Germany is one of the most powerful countries in Europe. It has a thriving motor industry and a populace which seems to be enthusiastic about rallying. Yet it has no qualifier in the World Rally Championship. The USA is in a similar position, although for a different reason. In the USA the public simply do not understand rallying. To them, a motor competition, whether it is a race, rally, slalom or treasure hunt, is a contest in which the first driver over the line is the winner. The niceties of special stages, aggregates and pace notes are complications which they don’t comprehend, and the two inroads into the WRC by American events have accordingly both failed, largely due to lack of public support and the corresponding disinterest of sponsors and publicity makers.
In Germany, things are quite different. The enthusiast population is certainly there, but the average roadside dweller seems to be intolerant and prone to complain — unlike Welsh farmers of years past who complained if a rally was not routed past their front doors! Equally intolerant, almost obstructive, are the local authorities, and it is a very difficult task indeed to secure permission to run an event. If it proposes to use forest roads — and there are certainly plenty of them — then it is nigh impossible.
A working party in Germany has been considering the future of the country’s rallying, and the outcome so far has not been too good. In fact, it seems to have come down in favour of single-venue events on private land, playing right into the hands of the FISA (and FOCA) moguls who want to reduce the sport to a series of TV spectacles capable of attracting lucrative fees for television rights.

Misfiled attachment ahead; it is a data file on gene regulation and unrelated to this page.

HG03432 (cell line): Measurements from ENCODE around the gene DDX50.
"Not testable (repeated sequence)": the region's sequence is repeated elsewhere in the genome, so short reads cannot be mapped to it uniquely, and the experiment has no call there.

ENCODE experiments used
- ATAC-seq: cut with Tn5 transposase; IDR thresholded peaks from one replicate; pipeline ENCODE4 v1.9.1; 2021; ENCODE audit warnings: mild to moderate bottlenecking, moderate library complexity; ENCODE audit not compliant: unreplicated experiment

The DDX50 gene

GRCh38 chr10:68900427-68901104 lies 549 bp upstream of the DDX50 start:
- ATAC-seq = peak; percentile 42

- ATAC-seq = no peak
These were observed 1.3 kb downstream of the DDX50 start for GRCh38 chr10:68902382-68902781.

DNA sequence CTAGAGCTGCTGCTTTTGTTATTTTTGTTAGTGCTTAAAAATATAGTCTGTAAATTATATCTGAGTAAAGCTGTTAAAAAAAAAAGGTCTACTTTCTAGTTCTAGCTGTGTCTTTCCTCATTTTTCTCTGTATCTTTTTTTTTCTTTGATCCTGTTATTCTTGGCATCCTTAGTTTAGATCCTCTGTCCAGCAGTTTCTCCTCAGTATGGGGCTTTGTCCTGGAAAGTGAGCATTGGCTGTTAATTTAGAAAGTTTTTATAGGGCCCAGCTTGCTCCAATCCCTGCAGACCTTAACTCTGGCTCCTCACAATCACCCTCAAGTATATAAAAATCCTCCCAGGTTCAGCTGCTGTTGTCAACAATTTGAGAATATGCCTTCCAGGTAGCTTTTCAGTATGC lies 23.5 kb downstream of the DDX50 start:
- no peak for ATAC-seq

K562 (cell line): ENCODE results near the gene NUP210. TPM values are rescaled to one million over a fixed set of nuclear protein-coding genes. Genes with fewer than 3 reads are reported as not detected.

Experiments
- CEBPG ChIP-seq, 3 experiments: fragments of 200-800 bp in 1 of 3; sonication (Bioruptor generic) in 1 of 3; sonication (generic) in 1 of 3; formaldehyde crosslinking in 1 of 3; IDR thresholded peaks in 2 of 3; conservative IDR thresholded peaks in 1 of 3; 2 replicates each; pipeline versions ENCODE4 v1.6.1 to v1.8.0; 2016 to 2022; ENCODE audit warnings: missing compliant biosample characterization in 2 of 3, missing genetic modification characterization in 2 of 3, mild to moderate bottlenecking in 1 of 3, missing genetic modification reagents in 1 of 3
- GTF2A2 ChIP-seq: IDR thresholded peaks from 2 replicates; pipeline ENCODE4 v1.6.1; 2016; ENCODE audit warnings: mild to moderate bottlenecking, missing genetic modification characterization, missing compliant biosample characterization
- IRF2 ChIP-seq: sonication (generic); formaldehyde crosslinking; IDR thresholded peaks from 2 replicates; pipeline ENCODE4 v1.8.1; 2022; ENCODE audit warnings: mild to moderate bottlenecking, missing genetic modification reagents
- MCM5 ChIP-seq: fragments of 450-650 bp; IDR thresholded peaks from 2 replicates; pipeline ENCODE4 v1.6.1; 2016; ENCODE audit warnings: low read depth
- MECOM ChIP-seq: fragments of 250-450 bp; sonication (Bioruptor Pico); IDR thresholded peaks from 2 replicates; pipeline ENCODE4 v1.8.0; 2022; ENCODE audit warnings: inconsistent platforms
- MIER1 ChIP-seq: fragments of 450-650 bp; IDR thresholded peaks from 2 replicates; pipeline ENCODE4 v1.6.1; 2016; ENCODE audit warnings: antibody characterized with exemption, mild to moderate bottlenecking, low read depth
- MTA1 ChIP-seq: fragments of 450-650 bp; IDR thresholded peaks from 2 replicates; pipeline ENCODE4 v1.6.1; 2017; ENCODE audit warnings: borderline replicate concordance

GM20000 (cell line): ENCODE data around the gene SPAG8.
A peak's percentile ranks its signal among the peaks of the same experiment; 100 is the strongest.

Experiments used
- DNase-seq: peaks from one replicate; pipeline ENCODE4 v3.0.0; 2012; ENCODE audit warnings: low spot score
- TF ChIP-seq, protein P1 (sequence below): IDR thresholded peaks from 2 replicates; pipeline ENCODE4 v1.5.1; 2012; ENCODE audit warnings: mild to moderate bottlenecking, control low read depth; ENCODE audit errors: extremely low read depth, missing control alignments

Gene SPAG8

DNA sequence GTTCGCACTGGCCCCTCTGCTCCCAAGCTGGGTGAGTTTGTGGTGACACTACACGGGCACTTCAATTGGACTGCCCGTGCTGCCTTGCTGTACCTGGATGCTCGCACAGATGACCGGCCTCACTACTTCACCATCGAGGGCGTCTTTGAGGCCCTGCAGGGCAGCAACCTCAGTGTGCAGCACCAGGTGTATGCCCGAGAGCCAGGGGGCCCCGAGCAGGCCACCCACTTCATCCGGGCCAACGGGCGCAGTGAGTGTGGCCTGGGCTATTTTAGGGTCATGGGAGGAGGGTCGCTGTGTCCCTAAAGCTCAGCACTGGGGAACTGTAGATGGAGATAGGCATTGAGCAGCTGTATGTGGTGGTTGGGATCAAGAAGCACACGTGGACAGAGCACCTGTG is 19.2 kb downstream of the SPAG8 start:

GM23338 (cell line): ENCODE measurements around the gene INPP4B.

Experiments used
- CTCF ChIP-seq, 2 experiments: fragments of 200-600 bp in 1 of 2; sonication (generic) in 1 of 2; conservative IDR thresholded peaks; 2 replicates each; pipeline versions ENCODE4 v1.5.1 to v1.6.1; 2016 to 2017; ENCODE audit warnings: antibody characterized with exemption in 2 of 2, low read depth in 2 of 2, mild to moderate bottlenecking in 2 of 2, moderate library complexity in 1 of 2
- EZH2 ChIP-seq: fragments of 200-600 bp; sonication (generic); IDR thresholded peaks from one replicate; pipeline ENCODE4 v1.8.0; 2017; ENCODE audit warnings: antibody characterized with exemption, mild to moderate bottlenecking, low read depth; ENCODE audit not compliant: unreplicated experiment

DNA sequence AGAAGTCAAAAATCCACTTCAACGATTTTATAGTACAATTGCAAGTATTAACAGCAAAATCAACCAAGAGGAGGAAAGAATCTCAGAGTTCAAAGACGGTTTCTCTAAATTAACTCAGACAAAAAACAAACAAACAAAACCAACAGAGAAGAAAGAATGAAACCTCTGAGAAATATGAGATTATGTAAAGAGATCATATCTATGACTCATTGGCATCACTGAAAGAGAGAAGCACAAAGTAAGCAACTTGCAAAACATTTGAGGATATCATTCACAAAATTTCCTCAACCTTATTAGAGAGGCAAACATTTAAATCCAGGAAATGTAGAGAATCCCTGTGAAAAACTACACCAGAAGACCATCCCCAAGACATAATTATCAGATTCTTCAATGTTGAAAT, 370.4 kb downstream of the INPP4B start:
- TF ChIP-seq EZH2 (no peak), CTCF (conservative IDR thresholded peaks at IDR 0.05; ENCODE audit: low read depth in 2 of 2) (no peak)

Already it has been declared by FISA that any TV outfit wishing to film a World Championship rally has to apply for a pass, not from the rally organisers, but from an organisation called International Sporting Communicators Limited, a UK based concern which just happens to have the same address and telephone number as FOCA. This has caused a furore among people who have been filming rallies almost since the days of Eolites, and we feel that their experience and standing with rally organisers who have known them for many years will outweigh any demands and limitations which ISC attempt to impose. Indeed, some organisers have displayed as much revulsion for ISC as the film makers, and they feel very much aggrieved at being told to whom they should issue passes and to whom they should not.
In our book the matter is simple. If you want to write about a rally, you simply go there. If you want to photograph or film it, you do likewise. If the rally organisers are worth their salt, as most are, then you will have no problems.
Returning to the forest question, an exception to the German reluctance to authorise forest events took place eighteen years ago when a consortium decided to run a rally in conjunction with the 1972 Olympic Games. Due to the affiliation with the games, central and local government gave support, the military provided all the road-closing marshals required, and forest authorities readily agreed to the use of forest roads.
The result was a memorable Olympia Rally, the event in which Walter Röhrl first came to international prominence at the wheel of a Capri, but it was very much a solitary, one-time rally. Pressure, both from within and outside Germany, was exerted in the hope that it could be made an annual event, but there was no chance, and when that 1972 event was over, it was the last of the Olympia Rally. It was a great shame, but nothing could persuade the authorities to relent.
Since then, the World Rally Championship has come into being, and we have heard several remarks that Germany, as one of Europe’s leading car makers, deserves to have a qualifying event in the series. We agree, but unless the event chosen is of a sufficient standard, it cannot really be done, for the overall quality of the series should not be compromised for the sake of either political or geographic convenience.
More than one German event has declared an intention of applying for inclusion in the World Championship, but none as seriously as the ADAC Rally, a coefficient 20 European Championship qualifier which this year broke new ground by moving to the region of the Eifel Mountains and establishing its base at the rebuilt and revamped Nürburgring.
Loose road stages are out of the question for a German event aiming for the world series. Military areas have no character whatsoever, and good quality forest roads are simply not available. The only alternative was to establish an event which ran entirely on tarmac, and that is precisely what was done by the sporting section of ADAC.